Posted by: Timothy Ellis (The Tim)

Tim Ellis is the founder of Seattle Bubble. His background in engineering and computer / internet technology, a fondness of data-based analysis of problems, and an addiction to spreadsheets all influence his perspective on the Seattle-area real estate market.

72 responses to “Weekly Open Thread (2014-03-17)”

  1. Kary L. Krismer

    By whatsmyname @ 65:

    RE:
    In more practical terms, I know that no one here has more posts than you on increasing productivity through technology, so I know we agree workers are producing more – in real terms. Are they getting more – in real terms? Most people would agree that they are getting less, often a lot less.

    That $15 minimum wage will hurt a lot fewer people (in the US) than our trade policies have done. And we have the opportunity to watch Seatac to somewhat isolate and stratify the effects. It’s a great learning opportunity. I think people on both sides will be trying to not learn from the results.

    As to the first paragraph, I think the reason they are not getting more is that the technology reduces the demand for labor. That has the effect of tending to reduce wages. Combine that with an increasing population size, which increases the supply of labor, and you get more downward impact on wages. If you want to increase wages you need to either increase training or increase the demand for labor. Productivity alone won’t do it.

    When a new labor saving technology is applied, some people are displaced from their work. That is generally viewed as being an extreme hardship. I find it somewhat ironic that the people who complain about that sort of thing are largely the same people who promote a $15 minimum wage. That will provide the same type of extreme hardship on some people, but they don’t care because they don’t understand basic economics.

    As to Seatac, I don’t think that’s a terribly good test because it’s a somewhat captive market given the proximity to the airport. In fact, I would suspect that’s what it’s promoters saw when they proposed it. A much better test would be all of Seattle, but I don’t know why anyone would want to do a test that is almost certain to cause many people hardship.

    San Jose increased their minimum wage to I think $10 something, without huge impact, but that is in an area where the economy is already booming. I sort of wonder who was making minimum wage there.

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  2. Kary L. Krismer

    On the topic of technology and labor, probably the biggest shift ever was in the early 20th century when technology greatly reduced the demand for labor to grow food. During the 20th Century we went from having about 40% of the population living on farms to less than 10% in 1960 and well less than 5% today. Fortunately the demand for factory labor increased to take up the slack, although not fast enough to prevent the Great Depression.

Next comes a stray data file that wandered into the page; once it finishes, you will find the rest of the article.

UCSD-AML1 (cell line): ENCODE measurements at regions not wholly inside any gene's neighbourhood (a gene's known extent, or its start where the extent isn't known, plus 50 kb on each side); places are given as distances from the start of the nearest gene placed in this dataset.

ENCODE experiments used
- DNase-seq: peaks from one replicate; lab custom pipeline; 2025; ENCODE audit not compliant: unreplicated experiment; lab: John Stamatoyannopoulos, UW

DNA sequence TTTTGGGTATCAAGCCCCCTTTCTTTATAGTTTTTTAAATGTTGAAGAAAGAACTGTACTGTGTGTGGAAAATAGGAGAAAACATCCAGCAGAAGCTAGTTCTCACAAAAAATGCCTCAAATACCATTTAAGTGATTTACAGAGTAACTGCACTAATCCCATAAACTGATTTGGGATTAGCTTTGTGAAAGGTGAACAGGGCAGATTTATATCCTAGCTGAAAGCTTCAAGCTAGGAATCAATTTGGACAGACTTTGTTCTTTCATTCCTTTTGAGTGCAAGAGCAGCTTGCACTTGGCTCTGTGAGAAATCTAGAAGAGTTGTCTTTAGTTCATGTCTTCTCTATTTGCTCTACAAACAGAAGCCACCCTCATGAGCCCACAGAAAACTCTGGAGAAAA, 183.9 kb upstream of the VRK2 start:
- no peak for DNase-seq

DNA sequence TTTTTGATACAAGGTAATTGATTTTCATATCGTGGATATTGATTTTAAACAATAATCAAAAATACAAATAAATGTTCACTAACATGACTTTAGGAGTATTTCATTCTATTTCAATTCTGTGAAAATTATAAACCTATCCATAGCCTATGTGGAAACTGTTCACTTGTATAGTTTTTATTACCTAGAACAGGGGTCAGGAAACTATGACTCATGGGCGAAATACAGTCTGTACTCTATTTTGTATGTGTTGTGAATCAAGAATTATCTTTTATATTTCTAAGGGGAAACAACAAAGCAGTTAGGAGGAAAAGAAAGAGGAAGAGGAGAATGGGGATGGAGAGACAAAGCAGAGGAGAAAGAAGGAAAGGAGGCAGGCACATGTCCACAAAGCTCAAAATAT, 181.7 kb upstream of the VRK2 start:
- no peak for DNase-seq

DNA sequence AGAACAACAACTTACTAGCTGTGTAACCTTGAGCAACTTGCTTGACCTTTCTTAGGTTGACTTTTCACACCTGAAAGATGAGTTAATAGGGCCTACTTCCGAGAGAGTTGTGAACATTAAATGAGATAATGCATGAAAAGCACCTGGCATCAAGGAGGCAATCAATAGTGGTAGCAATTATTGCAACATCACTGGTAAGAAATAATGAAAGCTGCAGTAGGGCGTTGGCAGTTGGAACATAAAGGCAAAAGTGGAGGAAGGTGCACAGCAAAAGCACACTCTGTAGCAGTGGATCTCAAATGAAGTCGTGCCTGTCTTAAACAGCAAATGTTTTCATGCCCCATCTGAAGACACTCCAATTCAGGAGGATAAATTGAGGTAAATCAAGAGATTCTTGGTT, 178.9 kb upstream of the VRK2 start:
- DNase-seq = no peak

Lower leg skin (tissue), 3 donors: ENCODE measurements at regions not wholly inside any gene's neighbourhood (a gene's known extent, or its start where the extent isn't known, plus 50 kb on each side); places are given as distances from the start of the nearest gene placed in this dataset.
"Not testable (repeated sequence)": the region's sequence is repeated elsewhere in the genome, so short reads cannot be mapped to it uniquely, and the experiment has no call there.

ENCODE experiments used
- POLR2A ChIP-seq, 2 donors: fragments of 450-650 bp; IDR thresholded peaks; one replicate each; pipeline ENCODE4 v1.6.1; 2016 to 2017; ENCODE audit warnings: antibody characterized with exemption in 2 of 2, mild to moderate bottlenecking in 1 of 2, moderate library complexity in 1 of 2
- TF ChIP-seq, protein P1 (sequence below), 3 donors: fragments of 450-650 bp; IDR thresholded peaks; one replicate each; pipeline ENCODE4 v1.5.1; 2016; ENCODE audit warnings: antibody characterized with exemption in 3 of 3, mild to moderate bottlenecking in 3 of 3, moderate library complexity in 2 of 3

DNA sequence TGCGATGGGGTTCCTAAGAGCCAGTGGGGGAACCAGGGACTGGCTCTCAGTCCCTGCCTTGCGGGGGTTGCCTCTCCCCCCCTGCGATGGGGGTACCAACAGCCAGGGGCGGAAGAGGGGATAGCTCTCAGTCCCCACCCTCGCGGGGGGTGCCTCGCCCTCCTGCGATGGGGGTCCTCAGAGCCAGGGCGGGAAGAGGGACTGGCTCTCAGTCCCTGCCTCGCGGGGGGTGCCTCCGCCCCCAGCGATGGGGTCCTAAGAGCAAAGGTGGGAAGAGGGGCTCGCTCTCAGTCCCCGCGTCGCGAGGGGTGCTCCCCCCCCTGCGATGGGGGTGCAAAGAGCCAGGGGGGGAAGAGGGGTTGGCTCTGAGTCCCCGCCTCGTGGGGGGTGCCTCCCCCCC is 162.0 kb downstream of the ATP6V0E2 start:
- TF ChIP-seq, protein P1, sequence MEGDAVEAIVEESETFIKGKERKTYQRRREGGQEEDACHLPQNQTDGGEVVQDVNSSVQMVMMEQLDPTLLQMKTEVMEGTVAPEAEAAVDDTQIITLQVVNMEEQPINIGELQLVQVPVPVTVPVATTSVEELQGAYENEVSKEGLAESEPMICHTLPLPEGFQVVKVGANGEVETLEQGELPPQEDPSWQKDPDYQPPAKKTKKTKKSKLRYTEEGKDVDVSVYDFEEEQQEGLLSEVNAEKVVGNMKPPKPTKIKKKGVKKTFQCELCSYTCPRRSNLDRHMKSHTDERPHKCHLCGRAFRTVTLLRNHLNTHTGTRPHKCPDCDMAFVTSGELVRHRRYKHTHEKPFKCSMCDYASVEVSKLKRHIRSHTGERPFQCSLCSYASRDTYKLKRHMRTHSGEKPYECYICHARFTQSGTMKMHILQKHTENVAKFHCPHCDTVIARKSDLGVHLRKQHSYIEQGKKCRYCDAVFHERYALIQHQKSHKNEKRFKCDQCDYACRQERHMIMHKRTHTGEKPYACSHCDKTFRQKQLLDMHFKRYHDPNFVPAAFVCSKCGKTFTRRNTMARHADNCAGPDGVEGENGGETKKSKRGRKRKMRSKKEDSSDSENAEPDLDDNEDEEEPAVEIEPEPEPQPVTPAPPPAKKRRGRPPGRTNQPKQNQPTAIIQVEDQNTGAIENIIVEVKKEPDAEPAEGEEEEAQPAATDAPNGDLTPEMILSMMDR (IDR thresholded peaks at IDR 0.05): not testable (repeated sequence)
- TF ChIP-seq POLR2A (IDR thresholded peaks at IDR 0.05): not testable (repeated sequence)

With electronics and 3D printers and other technology, as well as outsourcing, we’re seeing a new round of lessened demand for labor. Something needs to take up the slack or wages will suffer. Technology companies do tend to hire a lot of people, so that helps some, but not all of them hire the type of people likely to be earning minimum wage.

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  3. softwarengineer

    RE: Kary L. Krismer @ 1

    Yes Kary

    The original plan in 1962′s World’s Fair in Seattle was to automate and reduce our work week to 3-4 days and pay us the same…..that all got flushed down the toilet with NWO overpopulation into America the last few decades…now we want slavery?

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  4. softwarengineer

    RE: Kary L. Krismer @ 2

    Yes Kary

    We needed more population in the early 1900s for the Industrial Revolution. That was CLEARLY over 50+ years ago and MSM thinks its still a valid reason for more overpopulation/slavery. Of course our MSM is now mostly funded by foreign/corporate lobbyists’ and pundits’ brainwashers…Even Senator Sessions now admits it….

    http://immigrationreform.com/2014/03/14/sen-sessions-the-gop-must-be-the-party-of-working-people/

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  5. softwarengineer

    Slightly Off Topic

    That Malaysian missing Boeing 777 A/C flight is off the Richtor Scale…..one possibility comes to mind….the Devil’s Triangle not too far east from the flight….especially if it veered as they allegate now. UFOs swallowed it up? LOL

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  6. pfft

    By softwarengineer @ 5:

    Slightly Off Topic

    That Malaysian missing Boeing 777 A/C flight is off the Richtor Scale…..one possibility comes to mind….the Devil’s Triangle not too far east from the flight….especially if it veered as they allegate now. UFOs swallowed it up? LOL

    soon to be an episode of Ancient Aliens.

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  7. softwarengineer

    RE: pfft @ 6

    You Watch That Show Too?

    I love it when Skeptic Magazine alleges against Ancient Alien’s Manufacturing Engineers’ credentials [and MIT scientists] that cutting granite to like a 10,000th of an inch 10,000 years ago didn’t require high tech machines we barely have the technology to match, even today…..i.e., hand chisels, sand and soft copper saws the Skeptic Magazine [falsely] alleges were used….LOL

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  8. whatsmyname

    By Kary L. Krismer @ 1: